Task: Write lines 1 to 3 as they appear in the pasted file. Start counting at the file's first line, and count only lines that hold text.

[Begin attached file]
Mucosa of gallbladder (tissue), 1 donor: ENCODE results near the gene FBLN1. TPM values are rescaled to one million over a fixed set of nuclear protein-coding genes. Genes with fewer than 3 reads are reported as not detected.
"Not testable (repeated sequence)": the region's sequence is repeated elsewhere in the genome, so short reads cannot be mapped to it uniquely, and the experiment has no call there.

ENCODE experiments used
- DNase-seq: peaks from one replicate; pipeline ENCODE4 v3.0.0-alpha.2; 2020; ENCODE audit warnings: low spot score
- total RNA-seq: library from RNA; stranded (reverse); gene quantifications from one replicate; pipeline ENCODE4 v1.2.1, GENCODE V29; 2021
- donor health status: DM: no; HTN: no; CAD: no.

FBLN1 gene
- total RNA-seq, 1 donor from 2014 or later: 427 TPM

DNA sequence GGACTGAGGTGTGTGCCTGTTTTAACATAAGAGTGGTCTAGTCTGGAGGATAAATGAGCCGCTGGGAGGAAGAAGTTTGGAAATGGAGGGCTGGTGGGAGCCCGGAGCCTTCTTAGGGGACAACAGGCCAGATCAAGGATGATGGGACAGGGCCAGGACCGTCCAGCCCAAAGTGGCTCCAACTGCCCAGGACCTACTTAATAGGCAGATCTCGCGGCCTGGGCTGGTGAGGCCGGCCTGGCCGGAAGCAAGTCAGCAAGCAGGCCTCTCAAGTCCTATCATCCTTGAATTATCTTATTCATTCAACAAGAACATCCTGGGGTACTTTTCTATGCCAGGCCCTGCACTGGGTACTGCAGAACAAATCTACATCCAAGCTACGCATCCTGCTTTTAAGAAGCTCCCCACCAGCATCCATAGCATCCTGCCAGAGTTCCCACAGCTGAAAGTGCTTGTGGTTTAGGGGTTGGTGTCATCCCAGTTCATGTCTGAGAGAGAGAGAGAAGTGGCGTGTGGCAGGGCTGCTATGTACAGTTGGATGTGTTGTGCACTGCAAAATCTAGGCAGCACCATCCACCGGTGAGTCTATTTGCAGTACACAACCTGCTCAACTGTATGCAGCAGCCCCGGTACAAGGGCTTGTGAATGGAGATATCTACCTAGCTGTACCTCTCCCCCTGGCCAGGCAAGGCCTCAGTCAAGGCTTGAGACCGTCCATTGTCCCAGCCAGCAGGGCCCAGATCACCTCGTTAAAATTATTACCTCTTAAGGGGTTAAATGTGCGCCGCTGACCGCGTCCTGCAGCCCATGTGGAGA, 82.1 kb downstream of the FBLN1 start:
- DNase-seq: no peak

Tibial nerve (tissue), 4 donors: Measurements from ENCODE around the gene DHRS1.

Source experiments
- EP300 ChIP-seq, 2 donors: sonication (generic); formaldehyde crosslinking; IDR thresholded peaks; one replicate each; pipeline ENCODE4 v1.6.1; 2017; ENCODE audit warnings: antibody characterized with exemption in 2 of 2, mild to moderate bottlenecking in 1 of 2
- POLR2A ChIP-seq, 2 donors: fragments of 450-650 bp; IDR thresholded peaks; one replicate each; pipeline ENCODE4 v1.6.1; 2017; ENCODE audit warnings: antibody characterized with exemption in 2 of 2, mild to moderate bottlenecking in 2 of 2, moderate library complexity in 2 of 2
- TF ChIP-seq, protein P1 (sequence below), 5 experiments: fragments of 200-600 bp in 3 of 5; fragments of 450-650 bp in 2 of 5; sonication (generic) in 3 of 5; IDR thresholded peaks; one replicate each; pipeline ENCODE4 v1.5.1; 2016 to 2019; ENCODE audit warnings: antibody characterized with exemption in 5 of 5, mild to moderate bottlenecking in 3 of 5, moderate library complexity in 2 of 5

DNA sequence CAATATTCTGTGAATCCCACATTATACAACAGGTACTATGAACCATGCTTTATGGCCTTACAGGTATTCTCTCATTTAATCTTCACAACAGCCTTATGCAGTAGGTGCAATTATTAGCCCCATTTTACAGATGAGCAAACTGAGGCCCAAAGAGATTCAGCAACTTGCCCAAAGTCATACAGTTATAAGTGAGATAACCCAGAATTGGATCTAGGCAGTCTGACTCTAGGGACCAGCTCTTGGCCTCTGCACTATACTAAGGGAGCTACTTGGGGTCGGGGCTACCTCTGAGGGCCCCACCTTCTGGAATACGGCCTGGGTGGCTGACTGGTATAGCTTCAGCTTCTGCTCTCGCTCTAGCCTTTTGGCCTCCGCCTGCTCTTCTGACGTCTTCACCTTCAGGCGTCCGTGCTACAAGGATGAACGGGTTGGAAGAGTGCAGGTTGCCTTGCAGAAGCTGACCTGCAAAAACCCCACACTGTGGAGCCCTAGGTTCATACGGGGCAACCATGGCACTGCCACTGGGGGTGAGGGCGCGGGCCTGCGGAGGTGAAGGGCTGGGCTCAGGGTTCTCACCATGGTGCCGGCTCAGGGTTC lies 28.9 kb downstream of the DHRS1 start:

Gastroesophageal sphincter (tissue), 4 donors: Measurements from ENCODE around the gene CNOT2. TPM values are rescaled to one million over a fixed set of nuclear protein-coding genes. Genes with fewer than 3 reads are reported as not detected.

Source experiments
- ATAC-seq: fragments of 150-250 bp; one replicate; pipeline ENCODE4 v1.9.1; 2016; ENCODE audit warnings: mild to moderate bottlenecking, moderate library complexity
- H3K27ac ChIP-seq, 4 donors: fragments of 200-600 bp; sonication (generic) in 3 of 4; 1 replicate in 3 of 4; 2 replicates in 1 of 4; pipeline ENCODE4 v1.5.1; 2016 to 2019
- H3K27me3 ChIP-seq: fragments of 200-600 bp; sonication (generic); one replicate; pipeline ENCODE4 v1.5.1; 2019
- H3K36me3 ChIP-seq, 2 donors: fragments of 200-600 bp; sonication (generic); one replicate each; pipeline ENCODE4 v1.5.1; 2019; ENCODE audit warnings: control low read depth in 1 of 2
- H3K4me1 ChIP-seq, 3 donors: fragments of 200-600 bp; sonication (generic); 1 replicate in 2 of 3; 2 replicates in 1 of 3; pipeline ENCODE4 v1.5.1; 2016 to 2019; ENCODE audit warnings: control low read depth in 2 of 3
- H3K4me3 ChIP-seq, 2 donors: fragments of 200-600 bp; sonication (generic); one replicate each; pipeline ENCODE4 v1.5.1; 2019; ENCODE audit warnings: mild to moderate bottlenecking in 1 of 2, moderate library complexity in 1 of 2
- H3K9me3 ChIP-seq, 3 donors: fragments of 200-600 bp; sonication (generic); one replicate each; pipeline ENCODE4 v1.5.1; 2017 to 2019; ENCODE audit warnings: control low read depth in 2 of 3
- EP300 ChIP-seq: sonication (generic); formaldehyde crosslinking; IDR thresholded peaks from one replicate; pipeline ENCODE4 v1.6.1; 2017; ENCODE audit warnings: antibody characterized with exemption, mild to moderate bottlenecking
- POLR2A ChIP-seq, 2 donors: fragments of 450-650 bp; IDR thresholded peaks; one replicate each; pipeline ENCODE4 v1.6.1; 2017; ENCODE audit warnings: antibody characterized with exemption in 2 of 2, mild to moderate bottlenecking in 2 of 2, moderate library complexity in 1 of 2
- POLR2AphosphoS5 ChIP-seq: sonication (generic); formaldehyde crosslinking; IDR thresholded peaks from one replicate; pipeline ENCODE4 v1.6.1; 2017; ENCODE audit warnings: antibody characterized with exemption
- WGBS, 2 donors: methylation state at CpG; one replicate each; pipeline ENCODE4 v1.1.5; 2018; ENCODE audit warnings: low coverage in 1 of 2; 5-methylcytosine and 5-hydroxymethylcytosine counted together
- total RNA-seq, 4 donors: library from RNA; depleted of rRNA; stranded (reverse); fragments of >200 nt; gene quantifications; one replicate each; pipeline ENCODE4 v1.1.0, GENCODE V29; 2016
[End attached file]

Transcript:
Mucosa of gallbladder (tissue), 1 donor: ENCODE results near the gene FBLN1. TPM values are rescaled to one million over a fixed set of nuclear protein-coding genes. Genes with fewer than 3 reads are reported as not detected.
"Not testable (repeated sequence)": the region's sequence is repeated elsewhere in the genome, so short reads cannot be mapped to it uniquely, and the experiment has no call there.

ENCODE experiments used